There are plenty of steps to take when involved in a car accident. Most people understand you should call the police, seek medical attention, and document as much evidence as you can. Generally, time is of the essence in these initial moments as you react to all that has just happened. However, something that is often overlooked when discussing the aftermath of an accident is the emotional state of those involved. Motorist safety does not just apply to the safety of your life as you operate your vehicle, but it also applies to all types of interaction you may have with another driver or passenger of the other vehicle. In moments of extreme danger, fear can quickly turn to anger, and that anger may threaten your safety as a motorist.


Florida Highway Patrol reports that one driver lost his life Friday afternoon after a minor accident on I-95 near Donald Ross Road. The accident took place around 1:30 PM, leading both drivers to pull over. Once out of their vehicles, an argument began between the two motorists and it quickly escalated to shots being fired, leaving one driver fatally wounded. According to Florida Highway Patrol, no shots were fired from the man who passed away. The incident was called in by the shooter himself as he stayed at the scene. It is still unsure if the shooter was firing in self-defense, but it is clear that tensions were high between the two drivers when they pulled over to assess the damage from the accident.


It is natural to want to react to your emotions during a situation like this, but it is crucial that you give yourself time to calm down first. By following a few simple motorist safety tips, you can give yourself the time you need to consider your reaction before you put it into action.

Consider the Following Methods:

  • Stay in your car and call 911. There is no immediate reason for you to exit your vehicle until the police arrive. Lock your doors and stay on the phone with the dispatcher until help arrives.
  • Look for witnesses. If you do not have witnesses nearby, consider driving to the nearest police station or convenience store, but stay on the phone with the dispatcher and keep them updated on where you are going and why.
  • Do not drive home. The last thing you want to do is show an aggressive person where you live.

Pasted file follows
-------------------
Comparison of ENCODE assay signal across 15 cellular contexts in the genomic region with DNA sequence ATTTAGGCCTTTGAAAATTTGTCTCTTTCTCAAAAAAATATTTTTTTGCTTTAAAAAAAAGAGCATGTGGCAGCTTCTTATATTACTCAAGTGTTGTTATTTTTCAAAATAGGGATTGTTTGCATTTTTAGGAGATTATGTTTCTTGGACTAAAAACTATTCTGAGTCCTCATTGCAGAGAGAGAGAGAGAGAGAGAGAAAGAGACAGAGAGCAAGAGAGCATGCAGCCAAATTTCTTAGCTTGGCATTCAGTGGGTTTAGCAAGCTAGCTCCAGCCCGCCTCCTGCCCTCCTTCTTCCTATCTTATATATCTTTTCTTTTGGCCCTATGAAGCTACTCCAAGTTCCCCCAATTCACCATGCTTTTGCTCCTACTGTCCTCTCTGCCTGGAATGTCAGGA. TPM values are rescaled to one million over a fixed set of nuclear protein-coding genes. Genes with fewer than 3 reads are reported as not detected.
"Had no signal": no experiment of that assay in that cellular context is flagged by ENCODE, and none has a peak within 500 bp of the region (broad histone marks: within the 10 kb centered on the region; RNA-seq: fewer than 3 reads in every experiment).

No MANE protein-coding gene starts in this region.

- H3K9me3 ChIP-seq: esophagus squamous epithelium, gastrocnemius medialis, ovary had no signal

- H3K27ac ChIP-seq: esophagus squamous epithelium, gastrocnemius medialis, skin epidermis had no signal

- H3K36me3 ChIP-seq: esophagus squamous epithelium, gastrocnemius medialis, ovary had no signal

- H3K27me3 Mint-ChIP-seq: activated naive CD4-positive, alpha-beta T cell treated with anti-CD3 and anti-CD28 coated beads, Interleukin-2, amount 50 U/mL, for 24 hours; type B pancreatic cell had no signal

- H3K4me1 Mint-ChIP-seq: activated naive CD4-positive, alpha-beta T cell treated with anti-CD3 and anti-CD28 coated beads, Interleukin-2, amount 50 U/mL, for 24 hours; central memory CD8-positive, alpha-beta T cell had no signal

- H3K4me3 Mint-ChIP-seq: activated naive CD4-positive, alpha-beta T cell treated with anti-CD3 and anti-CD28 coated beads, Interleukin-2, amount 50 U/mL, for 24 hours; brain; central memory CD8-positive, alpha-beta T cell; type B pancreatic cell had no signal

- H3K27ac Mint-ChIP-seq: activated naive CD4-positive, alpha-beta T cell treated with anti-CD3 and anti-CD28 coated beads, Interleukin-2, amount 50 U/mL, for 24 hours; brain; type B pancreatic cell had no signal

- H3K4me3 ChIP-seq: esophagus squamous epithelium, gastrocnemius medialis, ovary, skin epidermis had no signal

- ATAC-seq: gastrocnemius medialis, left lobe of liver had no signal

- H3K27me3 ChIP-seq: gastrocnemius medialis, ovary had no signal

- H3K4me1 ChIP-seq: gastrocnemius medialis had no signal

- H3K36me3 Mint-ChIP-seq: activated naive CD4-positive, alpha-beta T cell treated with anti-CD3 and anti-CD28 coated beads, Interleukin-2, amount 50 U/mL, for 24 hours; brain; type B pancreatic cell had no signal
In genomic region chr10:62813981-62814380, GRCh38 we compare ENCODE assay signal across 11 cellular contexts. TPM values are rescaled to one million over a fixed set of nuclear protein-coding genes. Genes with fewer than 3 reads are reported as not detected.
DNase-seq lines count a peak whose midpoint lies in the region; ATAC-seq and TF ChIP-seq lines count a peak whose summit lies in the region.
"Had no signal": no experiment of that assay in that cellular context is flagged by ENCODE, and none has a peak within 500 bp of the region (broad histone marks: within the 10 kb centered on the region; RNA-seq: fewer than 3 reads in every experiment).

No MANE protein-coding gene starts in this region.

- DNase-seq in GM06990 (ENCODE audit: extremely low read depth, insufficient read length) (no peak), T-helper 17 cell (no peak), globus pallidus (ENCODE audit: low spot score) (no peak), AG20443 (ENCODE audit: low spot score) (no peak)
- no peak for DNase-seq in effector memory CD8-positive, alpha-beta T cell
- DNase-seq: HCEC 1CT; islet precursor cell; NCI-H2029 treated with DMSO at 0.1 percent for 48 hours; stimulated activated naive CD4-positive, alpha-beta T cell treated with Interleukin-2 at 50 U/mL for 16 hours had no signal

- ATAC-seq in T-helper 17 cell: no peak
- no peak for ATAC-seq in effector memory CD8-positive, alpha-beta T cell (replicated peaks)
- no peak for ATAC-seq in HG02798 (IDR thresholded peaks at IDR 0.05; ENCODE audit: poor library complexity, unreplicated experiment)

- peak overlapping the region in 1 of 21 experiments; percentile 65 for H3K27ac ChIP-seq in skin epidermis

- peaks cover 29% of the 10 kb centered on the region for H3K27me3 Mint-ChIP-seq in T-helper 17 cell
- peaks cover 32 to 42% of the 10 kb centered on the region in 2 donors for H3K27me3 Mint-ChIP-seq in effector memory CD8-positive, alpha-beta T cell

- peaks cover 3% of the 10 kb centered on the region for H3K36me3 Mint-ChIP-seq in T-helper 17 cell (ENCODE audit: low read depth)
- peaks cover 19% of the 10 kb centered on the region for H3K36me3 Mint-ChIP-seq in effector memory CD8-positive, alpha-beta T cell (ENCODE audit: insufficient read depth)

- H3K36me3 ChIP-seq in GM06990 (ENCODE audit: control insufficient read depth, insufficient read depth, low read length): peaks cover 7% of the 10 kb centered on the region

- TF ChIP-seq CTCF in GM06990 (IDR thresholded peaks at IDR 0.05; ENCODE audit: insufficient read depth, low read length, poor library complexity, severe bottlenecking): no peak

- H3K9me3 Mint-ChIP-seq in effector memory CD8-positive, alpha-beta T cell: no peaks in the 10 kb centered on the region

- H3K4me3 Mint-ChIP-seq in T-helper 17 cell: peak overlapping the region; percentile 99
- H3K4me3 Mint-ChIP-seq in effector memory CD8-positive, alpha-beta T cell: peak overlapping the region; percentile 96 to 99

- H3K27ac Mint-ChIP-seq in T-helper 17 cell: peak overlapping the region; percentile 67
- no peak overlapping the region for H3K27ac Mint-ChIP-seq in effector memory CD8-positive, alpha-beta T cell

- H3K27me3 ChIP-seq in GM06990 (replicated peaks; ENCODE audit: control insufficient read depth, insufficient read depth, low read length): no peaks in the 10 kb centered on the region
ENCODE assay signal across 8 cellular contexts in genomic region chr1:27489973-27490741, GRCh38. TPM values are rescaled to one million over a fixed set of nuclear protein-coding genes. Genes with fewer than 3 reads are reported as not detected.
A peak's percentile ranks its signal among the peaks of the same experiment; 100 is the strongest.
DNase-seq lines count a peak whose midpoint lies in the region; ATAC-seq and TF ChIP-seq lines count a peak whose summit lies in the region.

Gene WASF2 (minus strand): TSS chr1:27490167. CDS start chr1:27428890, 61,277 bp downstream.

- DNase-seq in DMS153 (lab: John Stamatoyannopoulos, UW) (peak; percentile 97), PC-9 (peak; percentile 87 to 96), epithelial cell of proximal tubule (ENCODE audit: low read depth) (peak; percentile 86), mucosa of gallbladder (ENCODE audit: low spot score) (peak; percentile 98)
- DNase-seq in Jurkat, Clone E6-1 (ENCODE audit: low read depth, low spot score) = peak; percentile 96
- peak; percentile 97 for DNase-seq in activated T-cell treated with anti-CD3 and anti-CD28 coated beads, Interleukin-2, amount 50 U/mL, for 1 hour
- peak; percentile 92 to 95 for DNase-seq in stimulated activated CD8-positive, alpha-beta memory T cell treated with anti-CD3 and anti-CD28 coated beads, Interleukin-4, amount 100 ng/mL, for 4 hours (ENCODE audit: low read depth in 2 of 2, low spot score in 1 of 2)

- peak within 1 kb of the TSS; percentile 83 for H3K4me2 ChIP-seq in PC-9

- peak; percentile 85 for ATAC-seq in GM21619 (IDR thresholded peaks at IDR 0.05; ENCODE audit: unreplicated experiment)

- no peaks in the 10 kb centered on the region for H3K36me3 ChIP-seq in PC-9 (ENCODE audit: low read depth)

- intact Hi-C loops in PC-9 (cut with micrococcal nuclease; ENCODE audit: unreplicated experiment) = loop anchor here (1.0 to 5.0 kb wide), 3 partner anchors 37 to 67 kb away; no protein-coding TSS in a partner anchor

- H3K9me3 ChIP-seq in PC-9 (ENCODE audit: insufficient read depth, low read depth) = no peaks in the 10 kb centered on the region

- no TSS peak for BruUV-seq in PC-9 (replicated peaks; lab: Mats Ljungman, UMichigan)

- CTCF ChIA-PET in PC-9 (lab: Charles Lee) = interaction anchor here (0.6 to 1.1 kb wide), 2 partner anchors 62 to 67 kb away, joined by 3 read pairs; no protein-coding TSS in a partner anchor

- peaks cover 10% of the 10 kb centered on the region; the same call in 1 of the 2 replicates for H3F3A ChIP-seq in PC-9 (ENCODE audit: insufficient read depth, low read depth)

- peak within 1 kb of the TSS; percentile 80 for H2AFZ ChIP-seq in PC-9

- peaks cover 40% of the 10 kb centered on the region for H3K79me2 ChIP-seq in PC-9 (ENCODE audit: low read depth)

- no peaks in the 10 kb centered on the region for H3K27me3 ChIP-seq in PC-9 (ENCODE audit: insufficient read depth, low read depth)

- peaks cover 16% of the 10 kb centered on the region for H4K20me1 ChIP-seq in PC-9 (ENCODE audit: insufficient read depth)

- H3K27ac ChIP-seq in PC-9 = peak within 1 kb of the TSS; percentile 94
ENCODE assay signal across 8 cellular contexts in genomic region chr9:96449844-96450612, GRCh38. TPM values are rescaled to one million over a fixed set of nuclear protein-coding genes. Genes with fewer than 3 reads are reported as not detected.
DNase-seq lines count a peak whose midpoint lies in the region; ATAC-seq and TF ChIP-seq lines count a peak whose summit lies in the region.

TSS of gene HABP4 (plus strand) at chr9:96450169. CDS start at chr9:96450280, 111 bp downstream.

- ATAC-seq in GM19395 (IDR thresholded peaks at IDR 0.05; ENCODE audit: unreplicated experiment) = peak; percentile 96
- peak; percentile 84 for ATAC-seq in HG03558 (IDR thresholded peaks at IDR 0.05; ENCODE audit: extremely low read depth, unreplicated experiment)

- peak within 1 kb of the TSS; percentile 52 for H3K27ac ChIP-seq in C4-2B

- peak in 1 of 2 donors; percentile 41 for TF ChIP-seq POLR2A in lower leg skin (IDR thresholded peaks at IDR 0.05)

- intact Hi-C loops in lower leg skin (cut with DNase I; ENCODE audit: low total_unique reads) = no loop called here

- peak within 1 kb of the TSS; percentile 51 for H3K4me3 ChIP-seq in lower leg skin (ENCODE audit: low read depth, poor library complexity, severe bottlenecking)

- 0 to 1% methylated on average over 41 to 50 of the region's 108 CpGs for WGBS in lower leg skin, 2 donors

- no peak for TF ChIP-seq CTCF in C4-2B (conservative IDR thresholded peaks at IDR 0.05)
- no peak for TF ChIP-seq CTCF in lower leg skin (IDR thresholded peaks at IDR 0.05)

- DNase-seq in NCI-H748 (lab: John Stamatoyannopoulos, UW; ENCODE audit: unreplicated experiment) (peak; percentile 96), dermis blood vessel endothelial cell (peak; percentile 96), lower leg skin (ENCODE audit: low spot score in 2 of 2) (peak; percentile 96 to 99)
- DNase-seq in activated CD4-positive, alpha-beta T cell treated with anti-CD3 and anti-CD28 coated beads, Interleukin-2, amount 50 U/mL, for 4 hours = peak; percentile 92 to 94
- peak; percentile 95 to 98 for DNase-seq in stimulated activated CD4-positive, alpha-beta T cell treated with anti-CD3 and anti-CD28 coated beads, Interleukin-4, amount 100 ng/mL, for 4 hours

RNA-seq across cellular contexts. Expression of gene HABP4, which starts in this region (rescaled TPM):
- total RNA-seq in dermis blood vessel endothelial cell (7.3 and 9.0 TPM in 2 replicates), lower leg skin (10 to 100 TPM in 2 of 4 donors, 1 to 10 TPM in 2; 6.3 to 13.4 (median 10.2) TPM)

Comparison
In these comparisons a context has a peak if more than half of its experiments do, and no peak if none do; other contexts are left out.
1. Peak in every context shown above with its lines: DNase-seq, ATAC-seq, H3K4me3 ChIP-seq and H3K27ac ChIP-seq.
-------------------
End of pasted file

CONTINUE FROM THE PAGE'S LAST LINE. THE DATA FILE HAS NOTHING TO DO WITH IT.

• Do not engage with the other driver. If the other driver is angry and yelling at you, do not engage. This is not the time to make your argument known. Chances are good that this driver is too angry to properly consider your side anyway, and explaining yourself could only make things worse.


If you are still not sure that aggressive behavior can threaten your safety as a motorist, consider these statistics that were reported by CNN:

According to 2016 statistics from the American Automobile Association’s Foundation for Traffic Safety, nearly 80% of polled drivers expressed serious aggression, anger, or road rage while driving at least once in a year. It also reported:

  • 51% of respondents tailgate on purpose. That’s 104 million American drivers who ride another car’s bumper.
  • 47% of those polled yell at other drivers. That’s 95 million drivers yelling.
  • 45% of drivers honk in anger or annoyance, which means 91 million of us lay on our horns.
  • 33% or 67 million drivers gesture obscenely.
  • 49 million of us – that’s 24% – try to block another vehicle from changing lanes.
  • Half of those people, or 12% of all drivers, actually cut off another driver on purpose.
  • 8 million drivers, or 4% of us, will get out of our cars to confront the other driver.
  • And, finally, some 6 million of us (3%) are guilty of ramming another car on purpose.

Additionally, gun violence is on the rise with car accidents. CNN goes on to explain:

The Trace, a nonprofit news organization that tracks gun violence, found incidents of drivers who brandished a gun in a threatening manner or fired a gun at another driver or passenger rose from 247 in 2014 to 620 in 2016. In the first six months of 2017, they tracked 325 incidents – nearly two a day. The Trace is nonpartisan and started with funding from the gun control advocacy group Everytown for Gun Safety.


If you or a loved one are involved in a car accident with road rage or aggression, contact the law offices of Keller, Melchiorre & Walsh today. Our lawyers and staff are heavily involved in the Jupiter community. While this fact may not seem crucial to your individual situation, it can end up making a big difference in the outcome of your story. Our office has an outstanding relationship with the Jupiter Police Department and Jupiter Medical Center. Contact a trusted lawyer today at Keller, Melchiorre & Walsh and we will help you on your way to recovery.